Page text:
February 18, 2018

Review: Black Panther: World of Wakanda

Black Panther: World of Wakanda Black Panther: World of Wakanda by Roxane Gay
My rating: 3 of 5 stars

This is a prequel to Ta-Nehisi Coates' run on Black Panther, expanding the backstory of two ex-Dora Milaje, Ayo and Aneka. I was a bit iffy about Coates' first collected volume, A Nation Under Our Feet; Coates is a fine non-fiction writer, but he clearly had a lot to learn about writing fiction and writing comics.

Thankfully, Roxane Gay doesn't have this problem. The reader sees right away that she knows how to create characters and tell a story. The love story of Ayo and Aneka is interwoven with the larger politics of Wakanda, and while King T'Challa is pretty much absent here, he casts a huge shadow over the entire storyline. (The only reason I haven't rated this higher is that the story jumps around quite a bit timewise, and several important story beats depend on events taking place in other comics. Damn crossovers. I hate them.) We see some of the inner workings of the Dora Milaje, the female bodyguards and guardians of Wakandan royalty, and it's fascinating.

Ayo/Aneka comprise the first four issues of this collection. No. #5 is the backstory of Zenzi, another Coates villain. This little story is very short and a bit trite--it could have used some more fleshing out. Perhaps by getting rid of the odd and superfluous final issue, the tale of someone in New York called the White Tiger (a sort of anti-Black Panther? at least that's how he comes across). I didn't really know who Kevin "Kasper" Cole was, and cared for him even less.

Unfortunately, this entire series has been cancelled, so we won't be getting any more World of Wakanda. This is too bad. If Roxane Gay could've had the chance to continue, I think she might have turned out something really good.

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Review: Cosmic Powers: The Saga Anthology of Far-Away Galaxies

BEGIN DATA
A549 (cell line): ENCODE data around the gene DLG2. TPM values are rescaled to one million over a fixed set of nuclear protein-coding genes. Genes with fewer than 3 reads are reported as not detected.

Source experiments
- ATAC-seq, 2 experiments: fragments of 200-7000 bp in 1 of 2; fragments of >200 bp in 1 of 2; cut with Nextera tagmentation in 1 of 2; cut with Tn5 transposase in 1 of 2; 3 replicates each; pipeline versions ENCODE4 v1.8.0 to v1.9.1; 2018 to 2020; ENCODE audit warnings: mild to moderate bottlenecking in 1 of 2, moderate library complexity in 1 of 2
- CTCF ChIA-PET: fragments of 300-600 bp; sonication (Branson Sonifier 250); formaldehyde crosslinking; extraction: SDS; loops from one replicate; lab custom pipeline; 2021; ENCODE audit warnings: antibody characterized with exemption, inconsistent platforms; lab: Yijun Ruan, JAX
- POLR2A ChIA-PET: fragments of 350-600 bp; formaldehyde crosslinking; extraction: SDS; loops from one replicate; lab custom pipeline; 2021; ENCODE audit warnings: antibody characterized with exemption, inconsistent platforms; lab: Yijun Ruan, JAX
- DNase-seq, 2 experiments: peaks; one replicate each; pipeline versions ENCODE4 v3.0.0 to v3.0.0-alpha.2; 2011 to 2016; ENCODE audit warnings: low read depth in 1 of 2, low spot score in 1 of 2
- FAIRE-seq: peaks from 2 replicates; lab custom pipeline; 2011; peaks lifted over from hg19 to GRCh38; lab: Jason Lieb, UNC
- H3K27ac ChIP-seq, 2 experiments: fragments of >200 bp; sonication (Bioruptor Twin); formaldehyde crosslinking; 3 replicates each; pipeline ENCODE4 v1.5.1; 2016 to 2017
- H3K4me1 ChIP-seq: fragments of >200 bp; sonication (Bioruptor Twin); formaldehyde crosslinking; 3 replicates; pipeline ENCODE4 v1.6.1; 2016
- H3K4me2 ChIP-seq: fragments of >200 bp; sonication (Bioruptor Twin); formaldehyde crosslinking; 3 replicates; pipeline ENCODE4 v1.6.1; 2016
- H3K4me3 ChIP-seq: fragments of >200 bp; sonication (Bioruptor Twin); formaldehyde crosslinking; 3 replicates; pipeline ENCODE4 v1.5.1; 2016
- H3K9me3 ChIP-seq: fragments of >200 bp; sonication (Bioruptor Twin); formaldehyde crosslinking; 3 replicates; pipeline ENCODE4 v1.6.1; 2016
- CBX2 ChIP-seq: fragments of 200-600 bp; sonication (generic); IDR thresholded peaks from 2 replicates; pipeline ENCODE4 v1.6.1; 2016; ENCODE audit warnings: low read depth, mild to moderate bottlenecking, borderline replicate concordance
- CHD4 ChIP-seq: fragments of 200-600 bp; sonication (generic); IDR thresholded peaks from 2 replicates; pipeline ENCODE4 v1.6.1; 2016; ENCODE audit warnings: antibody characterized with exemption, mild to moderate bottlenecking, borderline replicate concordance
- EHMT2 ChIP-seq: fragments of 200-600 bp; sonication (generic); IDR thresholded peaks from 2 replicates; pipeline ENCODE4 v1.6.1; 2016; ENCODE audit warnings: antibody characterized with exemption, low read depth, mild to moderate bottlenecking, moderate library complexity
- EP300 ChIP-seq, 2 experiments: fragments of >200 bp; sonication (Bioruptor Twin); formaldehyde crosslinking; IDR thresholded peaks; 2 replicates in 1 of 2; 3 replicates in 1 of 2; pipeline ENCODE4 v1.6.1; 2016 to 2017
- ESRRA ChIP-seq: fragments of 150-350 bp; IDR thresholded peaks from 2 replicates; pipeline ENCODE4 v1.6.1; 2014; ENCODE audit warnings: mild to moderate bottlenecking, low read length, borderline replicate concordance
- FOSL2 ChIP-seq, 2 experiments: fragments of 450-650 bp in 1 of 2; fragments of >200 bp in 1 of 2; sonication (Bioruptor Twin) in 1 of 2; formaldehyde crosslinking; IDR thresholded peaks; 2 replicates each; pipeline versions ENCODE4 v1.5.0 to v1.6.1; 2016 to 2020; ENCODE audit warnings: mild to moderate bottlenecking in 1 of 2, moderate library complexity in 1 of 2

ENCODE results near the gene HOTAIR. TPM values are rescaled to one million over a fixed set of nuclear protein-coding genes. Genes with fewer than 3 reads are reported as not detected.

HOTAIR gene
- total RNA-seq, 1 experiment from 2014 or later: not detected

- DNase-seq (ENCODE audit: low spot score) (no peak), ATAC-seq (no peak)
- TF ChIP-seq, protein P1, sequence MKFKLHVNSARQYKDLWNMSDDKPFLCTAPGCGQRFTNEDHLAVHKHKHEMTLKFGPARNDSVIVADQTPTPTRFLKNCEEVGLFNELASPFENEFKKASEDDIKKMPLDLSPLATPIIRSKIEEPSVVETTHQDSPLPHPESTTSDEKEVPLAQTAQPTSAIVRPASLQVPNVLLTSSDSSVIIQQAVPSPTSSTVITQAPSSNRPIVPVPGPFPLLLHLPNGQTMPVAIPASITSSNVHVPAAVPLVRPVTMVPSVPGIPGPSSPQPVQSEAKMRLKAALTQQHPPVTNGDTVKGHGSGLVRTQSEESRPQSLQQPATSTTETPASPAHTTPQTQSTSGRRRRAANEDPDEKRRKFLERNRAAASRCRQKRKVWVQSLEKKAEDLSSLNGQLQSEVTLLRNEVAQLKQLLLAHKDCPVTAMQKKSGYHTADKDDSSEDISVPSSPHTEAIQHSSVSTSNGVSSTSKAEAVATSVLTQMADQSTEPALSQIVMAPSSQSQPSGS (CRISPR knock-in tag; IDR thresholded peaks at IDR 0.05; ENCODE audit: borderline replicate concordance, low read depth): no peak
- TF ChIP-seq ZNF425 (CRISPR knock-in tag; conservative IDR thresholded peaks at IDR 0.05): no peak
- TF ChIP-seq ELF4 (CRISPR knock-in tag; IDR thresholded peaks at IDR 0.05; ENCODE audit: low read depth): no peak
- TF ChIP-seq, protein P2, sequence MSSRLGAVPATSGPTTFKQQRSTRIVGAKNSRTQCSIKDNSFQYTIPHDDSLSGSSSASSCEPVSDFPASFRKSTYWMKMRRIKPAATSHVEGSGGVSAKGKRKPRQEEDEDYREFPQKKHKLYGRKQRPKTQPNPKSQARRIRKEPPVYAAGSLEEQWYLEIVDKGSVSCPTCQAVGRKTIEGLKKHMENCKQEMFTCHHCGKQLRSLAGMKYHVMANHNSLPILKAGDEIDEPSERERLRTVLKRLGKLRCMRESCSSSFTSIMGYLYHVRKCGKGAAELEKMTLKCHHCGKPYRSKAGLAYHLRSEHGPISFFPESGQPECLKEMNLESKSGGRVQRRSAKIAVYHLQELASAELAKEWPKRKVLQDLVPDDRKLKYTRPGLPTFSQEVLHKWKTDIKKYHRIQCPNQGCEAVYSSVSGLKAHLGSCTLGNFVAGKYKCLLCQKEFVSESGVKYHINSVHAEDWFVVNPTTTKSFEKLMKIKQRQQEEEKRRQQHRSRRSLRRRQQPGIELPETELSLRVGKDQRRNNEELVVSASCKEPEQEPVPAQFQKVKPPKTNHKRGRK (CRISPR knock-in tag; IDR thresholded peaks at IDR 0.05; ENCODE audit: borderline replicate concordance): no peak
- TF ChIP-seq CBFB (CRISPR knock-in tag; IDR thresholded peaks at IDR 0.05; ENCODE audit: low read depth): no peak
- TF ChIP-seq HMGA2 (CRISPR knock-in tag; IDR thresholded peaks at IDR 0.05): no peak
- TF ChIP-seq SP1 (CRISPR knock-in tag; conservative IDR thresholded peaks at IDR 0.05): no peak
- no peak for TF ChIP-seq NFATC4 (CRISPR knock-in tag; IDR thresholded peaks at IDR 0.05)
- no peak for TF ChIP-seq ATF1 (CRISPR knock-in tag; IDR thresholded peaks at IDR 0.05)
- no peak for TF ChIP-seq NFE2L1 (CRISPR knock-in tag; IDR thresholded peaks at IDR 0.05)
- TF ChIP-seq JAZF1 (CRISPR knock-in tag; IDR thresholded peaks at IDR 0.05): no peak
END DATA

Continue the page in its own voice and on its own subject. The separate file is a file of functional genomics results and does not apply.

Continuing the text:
Cosmic Powers: The Saga Anthology of Far-Away Galaxies Cosmic Powers: The Saga Anthology of Far-Away Galaxies by John Joseph Adams
My rating: 4 of 5 stars

John Joseph Adams pretty much has the golden touch as an editor. I own several of his anthologies, and they've consistently been among the better SFF collections out there. This book definitely follows in that tradition. Some of these stories are outrageously over-the-top (in keeping with the bright, eye-watering cover art), but that is part of the theme, and the charm, of this book.

The standout story in this anthology, so far, seems to be "Zen and the Art of Starship Maintenance," Tobias S. Buckell's far-future, sprawling space opera that is at the same time an intense character study. Seanan McGuire contributes a story with equal parts humor and hard science (hers takes place inside a Dyson sphere), and Aliette de Bodard's tale of war and the price civilians pay is heartbreaking. My second favorite story is probably "Warped Passages," Kameron Hurley's excellent prequel/origin story to her fantastic space opera The Stars Are Legion. (If you're going to read new-to-you authors based on this collection, start with Buckell and Hurley.) But there's something for everyone here, and while I liked some stories less than others, there's not a stinker in the bunch.

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February 17, 2018

Review: Luminescent Threads: Connections to Octavia E. Butler

Luminescent Threads: Connections to Octavia E. Butler Luminescent Threads: Connections to Octavia E. Butler by Alexandra Pierce
My rating: 5 of 5 stars